The U.S. Supreme Court last week agreed to review the Florida Supreme Court's decision in Walton County v. Stop the Beach Renourishment, Inc., 998 So.2d 1102 (Fla. Sep. 29, 2008), which held that a state statute prohibiting "beach renourishment" without a permit did not effect a taking of littoral (beachfront) property, even though it altered the long-standing rights of the owners to accretion on their land and direct access to the ocean. See Stop the Beachfront Renourishment, Inc. v. Florida Dep't of Environmental Protection, No. 08-11 (cert. granted. June 15, 2009). More background on the case at our resource page.
The Court accepted three questions for review, and the cert petition relied on two rather notorious cases with Hawaii origins to support the conclusion that a decision by a state court which unexpectedly changes established state common law rules of property is a compensable taking. See Pet. at 31-32 (citing Robinson v. Ariyoshi, 753 F.2d 1468 (9th Cir. 1985); Sotomura v. County of Hawaii, 460 F. Supp. 473 (D. Haw. 1978)). The first Question Presented accepted for review is:
The Florida Supreme Court invoked "nonexistent rules of state substantive law" to reverse 100 years of uniform holdings that littoral rights are constitutionally protected. In doing so, did the Florida Court's decision cause a "judicial taking" proscribed by the Fifth and Fourteenth Amendments to the United States Constitution?
In this post, we explore the background to the esoteric issue of "judicial takings" presented by the two Hawaii cases.
Robinson v. Ariyoshi — The Never Ending (Water Rights) Story
The Robinson litigation is one that holds a special place in our hearts, as it is a tale interwoven with the recent history of Hawaii, taking us from the time before jet travel when sugar and pineapple -- not tourism -- were the economic engines driving politics and the economy of the Territory of Hawaii, through the salad days of the openly activist Hawaii Supreme Court under the leadership of Chief Justice William S. Richardson, and finally sputtering out (sort of) after the U.S. Supreme Court's ripeness ruling in Williamson County Regional Planning Comm'n v. Hamilton Bank of Johnson City, 473 U.S. 172 (1985).
Here's the short summary, repeated from memory (the litigation, which is still pending, has been going on for 50 years now, so please forgive us if a few of the details are off). The case started out in 1959 in a Kauai county trial court as a dispute between several sugar plantations over which of them possessed the rights to surplus water in a Kauai stream, among other things. Nine years later, the trial court issued a 65-page decision based on long-standing Kingdom, Territory, and State water law, and declared who owned what. So far, it was just another in a long line of water disputes between private parties. The losing parties took the case to the Hawaii Supreme Court (in those days, there was no Intermediate Court of Appeals and all appeals by right went directly to the Supreme Court), where no party, including the State, argued that the controlling water law was anything but as established by long-standing Hawaii cases.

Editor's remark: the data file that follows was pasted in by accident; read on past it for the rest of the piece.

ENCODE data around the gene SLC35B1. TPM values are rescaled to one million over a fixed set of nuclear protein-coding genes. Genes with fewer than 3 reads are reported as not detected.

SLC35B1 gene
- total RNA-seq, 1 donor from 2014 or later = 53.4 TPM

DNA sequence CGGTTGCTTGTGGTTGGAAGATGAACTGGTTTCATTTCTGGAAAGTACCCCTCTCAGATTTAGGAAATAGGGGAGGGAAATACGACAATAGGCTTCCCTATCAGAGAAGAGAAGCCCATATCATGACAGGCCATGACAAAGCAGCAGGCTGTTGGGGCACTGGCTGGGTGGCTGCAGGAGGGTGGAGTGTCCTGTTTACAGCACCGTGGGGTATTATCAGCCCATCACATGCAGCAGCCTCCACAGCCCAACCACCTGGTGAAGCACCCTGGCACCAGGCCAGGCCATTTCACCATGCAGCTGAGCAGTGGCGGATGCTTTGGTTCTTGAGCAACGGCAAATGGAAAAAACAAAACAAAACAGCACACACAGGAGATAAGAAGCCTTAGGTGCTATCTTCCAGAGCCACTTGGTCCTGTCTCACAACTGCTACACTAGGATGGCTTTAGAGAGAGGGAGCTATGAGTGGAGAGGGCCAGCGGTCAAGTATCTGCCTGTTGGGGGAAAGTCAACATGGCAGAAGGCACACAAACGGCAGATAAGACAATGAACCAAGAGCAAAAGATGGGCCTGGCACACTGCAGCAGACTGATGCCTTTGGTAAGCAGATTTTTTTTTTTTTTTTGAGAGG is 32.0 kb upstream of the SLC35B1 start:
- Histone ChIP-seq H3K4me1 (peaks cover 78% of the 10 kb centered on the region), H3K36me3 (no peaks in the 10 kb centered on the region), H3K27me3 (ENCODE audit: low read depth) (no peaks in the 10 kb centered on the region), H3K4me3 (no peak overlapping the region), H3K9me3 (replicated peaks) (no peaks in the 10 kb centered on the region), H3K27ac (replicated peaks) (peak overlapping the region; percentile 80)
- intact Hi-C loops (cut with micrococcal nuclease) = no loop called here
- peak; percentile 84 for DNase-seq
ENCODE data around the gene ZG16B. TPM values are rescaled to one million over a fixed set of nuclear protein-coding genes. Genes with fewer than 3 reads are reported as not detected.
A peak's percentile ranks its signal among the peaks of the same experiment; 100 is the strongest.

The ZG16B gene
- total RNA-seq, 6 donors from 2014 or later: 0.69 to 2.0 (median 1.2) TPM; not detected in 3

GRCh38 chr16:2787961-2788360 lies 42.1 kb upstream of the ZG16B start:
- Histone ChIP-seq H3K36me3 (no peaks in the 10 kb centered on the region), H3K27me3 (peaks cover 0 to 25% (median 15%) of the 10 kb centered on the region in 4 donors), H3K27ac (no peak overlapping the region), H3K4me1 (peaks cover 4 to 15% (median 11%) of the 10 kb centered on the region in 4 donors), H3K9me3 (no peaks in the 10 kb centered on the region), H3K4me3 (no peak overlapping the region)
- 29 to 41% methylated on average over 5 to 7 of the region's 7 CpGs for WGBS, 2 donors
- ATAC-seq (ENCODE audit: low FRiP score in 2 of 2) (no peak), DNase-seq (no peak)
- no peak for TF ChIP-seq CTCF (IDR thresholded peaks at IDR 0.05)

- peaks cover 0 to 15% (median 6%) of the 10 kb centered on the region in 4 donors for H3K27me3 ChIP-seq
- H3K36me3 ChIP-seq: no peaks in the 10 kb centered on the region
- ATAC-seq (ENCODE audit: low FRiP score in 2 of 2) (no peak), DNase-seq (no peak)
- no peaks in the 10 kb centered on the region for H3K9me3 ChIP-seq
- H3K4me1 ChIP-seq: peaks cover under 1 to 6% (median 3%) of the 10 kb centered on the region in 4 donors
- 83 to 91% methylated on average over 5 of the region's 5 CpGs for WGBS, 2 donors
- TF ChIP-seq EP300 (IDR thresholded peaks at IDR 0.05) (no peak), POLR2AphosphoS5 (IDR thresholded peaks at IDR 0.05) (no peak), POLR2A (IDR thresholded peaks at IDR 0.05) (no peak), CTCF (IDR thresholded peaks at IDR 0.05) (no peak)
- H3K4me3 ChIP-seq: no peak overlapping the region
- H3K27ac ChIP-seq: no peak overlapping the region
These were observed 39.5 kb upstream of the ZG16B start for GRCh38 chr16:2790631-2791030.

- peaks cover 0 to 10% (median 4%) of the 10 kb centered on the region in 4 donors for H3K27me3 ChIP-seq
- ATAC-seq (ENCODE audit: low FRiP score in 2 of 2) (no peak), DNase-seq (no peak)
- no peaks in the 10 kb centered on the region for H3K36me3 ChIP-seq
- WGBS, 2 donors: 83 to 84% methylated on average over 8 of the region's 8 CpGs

The Hawaii Supreme Court, however, "sua sponte overruled all territorial cases to the contrary and adopted the English common law doctrine of riparian rights." Robinson, 753 F.2d at 1470 (citing McBryde Sugar Co. v. Robinson, 54 Haw. 174, 504 P.2d 1330 (1973)). The court "also held sua sponte that there was no such legal category as 'normal daily surplus water' and declared that the state, as sovereign, owned and had the exclusive right to control the flow," and "that because the flow of the Hanapepe [stream] was the sovereign property of the State of Hawaii, McBryde's claim of a prescriptive right to divert water could not be sustained against the state." Robinson, 753 F.2d at 1470. In other words, in a dispute between "A" and "B" over which of them possessed water rights, the Supreme Court simply said "neither of you do, the State owns it all."
The private parties who thought they had owned something for over a hundred years were understandably a bit miffed that their property had seemingly morphed into public property by the stroke of a Justice's pen, and, to add insult to injury, without even the chance to brief the Supreme Court before it announced the new rule. But after a rehearing on a narrow issue of state law, during which the court rebuffed an attempt by the private parties to raise federal constitutional issues, the Hawaii Supreme Court reaffrimed the McBryde ruling, with two Justices dissenting. See McBryde Sugar Co. v. Robinson, 55 Haw. 260, 517 P.2d 26 (1973) (per curiam). Justice Bernard Levinson switched his vote from the first opinion, concluding that it was a "radical departure" from established law, and was a taking: